• 40 g Parmesan, grated
  • sea salt
  • freshly ground black pepper
  • extra virgin olive oil


Snap the woody bottoms off the asparagus stalks and throw them away.

Cut off the top 4cm of each stalk, put to one side and finely chop the remaining stalks. Heat a wide frying pan and gently fry the chopped asparagus stalks in a little olive oil with the pancetta. When the asparagus softens slightly turn the heat off and mash them roughly with the back of a fork.

Cook the tagliatelle in plenty of boiling salted water, according to pack instructions. Add the asparagus tips for the last 2 minutes of cooking time.

Drain the pasta, reserving a cup of the cooking water, and toss with the mashed asparagus and pancetta.

Stir in most of the Parmesan cheese and season with salt and pepper. If needed loosen the pasta with a little of the cooking water. Serve with the last of the Parmesan sprinkled on top.

Tip: Cooking your asparagus with the pasta is a clever way to save on time and washing up.

Onions 101

Before I started my serial cooking attempts, I have never truly paid much attention to the different types and the price of onions. Usually, I just get the standard red medium sized onions that can be abundantly found in the local wet markets or most grocers / supermarkets here in KL.

However, with my Jamie O’s attempts and some of his recipes require yellow and white onions, I decided to google the difference between the red, yellow and white ones. And now I know! :)
Here's the low down on the different types of onions:
Yellow Onions
Yellow onions are the most popular cooking onions because they add excellent flavor to most stews, soups, and meat dishes. In fact, typically when a cooked recipe calls for onion, yellow onion is a safe way to go. Yellow onions have a yellow-brown papery skin on the outside and a white flesh.

Yellow onion has higher sulfur content which means it will make your eyes water faster. Because the yellow onion has such high sulfur content, it has a more pungent flavor and smell, which typically makes it too strong to eat raw unless there are other ingredients to counter-balance the flavor. Most people uses yellow onions in stews, soups, sautéed dishes, and shish kabobs as they have excellent flavor when cooked.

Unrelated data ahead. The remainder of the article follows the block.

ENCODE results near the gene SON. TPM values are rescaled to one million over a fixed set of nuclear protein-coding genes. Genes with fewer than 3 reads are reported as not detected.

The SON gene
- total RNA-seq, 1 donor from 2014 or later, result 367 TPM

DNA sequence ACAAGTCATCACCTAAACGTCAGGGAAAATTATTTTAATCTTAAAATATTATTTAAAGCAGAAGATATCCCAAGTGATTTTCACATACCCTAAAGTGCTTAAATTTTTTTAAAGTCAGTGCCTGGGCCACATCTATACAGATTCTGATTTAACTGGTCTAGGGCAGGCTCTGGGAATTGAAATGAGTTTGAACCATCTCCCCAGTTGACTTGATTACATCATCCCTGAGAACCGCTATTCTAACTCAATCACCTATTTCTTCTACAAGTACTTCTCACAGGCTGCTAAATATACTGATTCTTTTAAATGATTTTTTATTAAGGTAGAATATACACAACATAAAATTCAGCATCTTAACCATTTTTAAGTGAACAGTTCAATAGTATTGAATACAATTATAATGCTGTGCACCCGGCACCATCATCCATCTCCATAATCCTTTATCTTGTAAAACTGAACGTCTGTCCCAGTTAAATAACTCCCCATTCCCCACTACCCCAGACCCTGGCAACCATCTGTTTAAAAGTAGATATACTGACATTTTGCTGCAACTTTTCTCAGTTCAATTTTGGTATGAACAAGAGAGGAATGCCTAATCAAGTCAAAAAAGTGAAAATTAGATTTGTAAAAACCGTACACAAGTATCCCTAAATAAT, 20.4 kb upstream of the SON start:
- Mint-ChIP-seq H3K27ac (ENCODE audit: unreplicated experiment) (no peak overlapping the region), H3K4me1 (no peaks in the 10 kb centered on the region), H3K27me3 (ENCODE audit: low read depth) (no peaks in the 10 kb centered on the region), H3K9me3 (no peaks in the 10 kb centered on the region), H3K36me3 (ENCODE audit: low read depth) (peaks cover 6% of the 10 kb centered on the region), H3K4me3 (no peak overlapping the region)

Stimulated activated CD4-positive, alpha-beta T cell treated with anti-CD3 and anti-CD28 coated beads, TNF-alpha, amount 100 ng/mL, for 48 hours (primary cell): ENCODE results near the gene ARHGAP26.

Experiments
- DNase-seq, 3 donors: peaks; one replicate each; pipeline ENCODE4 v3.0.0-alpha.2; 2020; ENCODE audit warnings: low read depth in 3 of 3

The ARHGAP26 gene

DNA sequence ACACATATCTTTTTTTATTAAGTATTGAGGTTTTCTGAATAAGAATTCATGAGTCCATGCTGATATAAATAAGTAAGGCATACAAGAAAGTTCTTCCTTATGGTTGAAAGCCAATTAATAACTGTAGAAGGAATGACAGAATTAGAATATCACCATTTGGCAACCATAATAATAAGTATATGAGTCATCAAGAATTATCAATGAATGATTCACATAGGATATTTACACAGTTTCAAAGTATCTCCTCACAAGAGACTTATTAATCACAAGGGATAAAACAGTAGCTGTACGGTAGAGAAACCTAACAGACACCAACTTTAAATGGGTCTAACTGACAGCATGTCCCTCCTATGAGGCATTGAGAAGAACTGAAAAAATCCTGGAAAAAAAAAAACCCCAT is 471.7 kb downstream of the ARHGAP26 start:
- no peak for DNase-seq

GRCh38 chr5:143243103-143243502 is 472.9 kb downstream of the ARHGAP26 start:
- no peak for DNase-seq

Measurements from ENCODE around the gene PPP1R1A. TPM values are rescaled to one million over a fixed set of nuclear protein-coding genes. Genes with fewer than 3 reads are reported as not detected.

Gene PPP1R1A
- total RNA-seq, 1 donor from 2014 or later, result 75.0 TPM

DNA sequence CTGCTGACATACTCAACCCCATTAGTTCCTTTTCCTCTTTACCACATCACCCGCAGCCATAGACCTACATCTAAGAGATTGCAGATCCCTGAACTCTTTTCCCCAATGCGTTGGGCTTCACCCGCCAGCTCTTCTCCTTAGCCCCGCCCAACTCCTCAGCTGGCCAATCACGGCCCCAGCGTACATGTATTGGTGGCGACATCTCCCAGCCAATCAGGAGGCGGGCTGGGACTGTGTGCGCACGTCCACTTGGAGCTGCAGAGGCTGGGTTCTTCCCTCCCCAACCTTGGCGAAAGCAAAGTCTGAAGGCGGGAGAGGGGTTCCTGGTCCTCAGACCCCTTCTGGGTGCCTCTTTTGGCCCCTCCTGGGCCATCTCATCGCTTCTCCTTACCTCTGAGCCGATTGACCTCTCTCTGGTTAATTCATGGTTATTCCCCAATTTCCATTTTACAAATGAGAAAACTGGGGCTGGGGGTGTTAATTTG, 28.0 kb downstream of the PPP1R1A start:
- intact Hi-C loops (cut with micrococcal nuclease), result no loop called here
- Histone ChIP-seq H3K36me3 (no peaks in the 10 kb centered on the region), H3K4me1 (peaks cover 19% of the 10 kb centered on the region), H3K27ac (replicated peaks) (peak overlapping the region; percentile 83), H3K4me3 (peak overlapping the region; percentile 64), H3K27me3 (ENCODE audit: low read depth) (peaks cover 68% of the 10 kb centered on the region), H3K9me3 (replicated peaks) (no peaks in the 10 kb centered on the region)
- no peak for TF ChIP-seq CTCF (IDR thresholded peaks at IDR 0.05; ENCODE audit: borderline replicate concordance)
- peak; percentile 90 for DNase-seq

White Onions

White onions have an all-white skin and an all-white flesh. They have a slightly milder flavor than the yellow onion and are a great substitute if you’re in need of an onion flavor, but don’t want it to be too powerful. White onions are commonly used in Mexican cuisines.

Red Onions

You’re most likely to see red onions in non-cooked dishes, such as salads and sandwiches. Of the different colored onions, the red onion is the most mild, sweet onion. Red onions have the purplish-red skin which color is layered though it’s white flesh. Some don’t like to cook heated dishes with red onion because it doesn’t produce enough onion flavor to enhance the meal. (Cooking an onion diminishes its flavor, but increases the flavor of the food around it).

How to Pick a Good Onion

In general, when you’re choosing onions in the store, the best ones will be firm, have a crackly outer skin, and have a mild scent. If their scent is overwhelming it’s a good sign the onion is starting to spoil. Avoid onions with dark spots or mold as well unless you are going to use them right away. On another note, onions tend to store better in a slightly cooler, darker area, although the fridge is not recommended. The onion smell has a tendency to spoil the flavor of other foods in the fridge.

And if you need to chop an onion, this style of chopping an onion will help to reduce the ‘crying’ J  

Wednesday, 20 February 2013

Attempt #39: Asian pinch salad

Prawns or shrimps… while I don’t really know the difference, I know that they taste great on absolutely anything and everything! J

This is one recipe that is definitely a keeper. Would definitely  make this again for future dinner parties as it is extremely easy and most ingredients are easily accessible.

The result:
I omitted chilies and rice noodles as I made this to go with rice. I am not a big fan of coriander either hence I didn’t add that into the dish. Even then, it tastes great! Simple, healthy and yummy.
Jamie's rendition below:



  • 24 frozen raw peeled jumbo king prawns, from sustainable sources, ask your fishmonger, defrosted
  • 1 pinch Chinese five spice
  • 1 thumb-sized piece of fresh ginger, peeled and finely chopped
  • zest and juice of 1 lime
  • sesame oil
  • 50 g fine rice noodles
  • 1 fresh red chilli, deseeded and finely sliced
  • 25 g sesame seeds, lightly toasted
  • 1 small bunch fresh coriander, leaves picked
  • 2 round lettuces, outer leaves removed and discarded, inner leaves reserved


In a bowl, mix the raw prawns with the five-spice, ginger, lime zest and a splash of sesame oil, then leave to marinate.

Meanwhile, cook your rice noodles following pack instructions. Drain and toss in a little sesame oil. Allow them to cool then add the lime juice, chilli, sesame seeds and coriander leaves. Mix well.

Heat a frying pan or wok until really hot and stir-fry the marinated prawns for 2 or 3 minutes until cooked. Set aside.

To assemble your pinch salad, take a nice, cupped lettuce leaf and pile on a little of the noodle salad. Top with a couple of cooked prawns. Repeat until you have 12 little lettuce cups. To eat, pinch each cup together with your fingers and enjoy!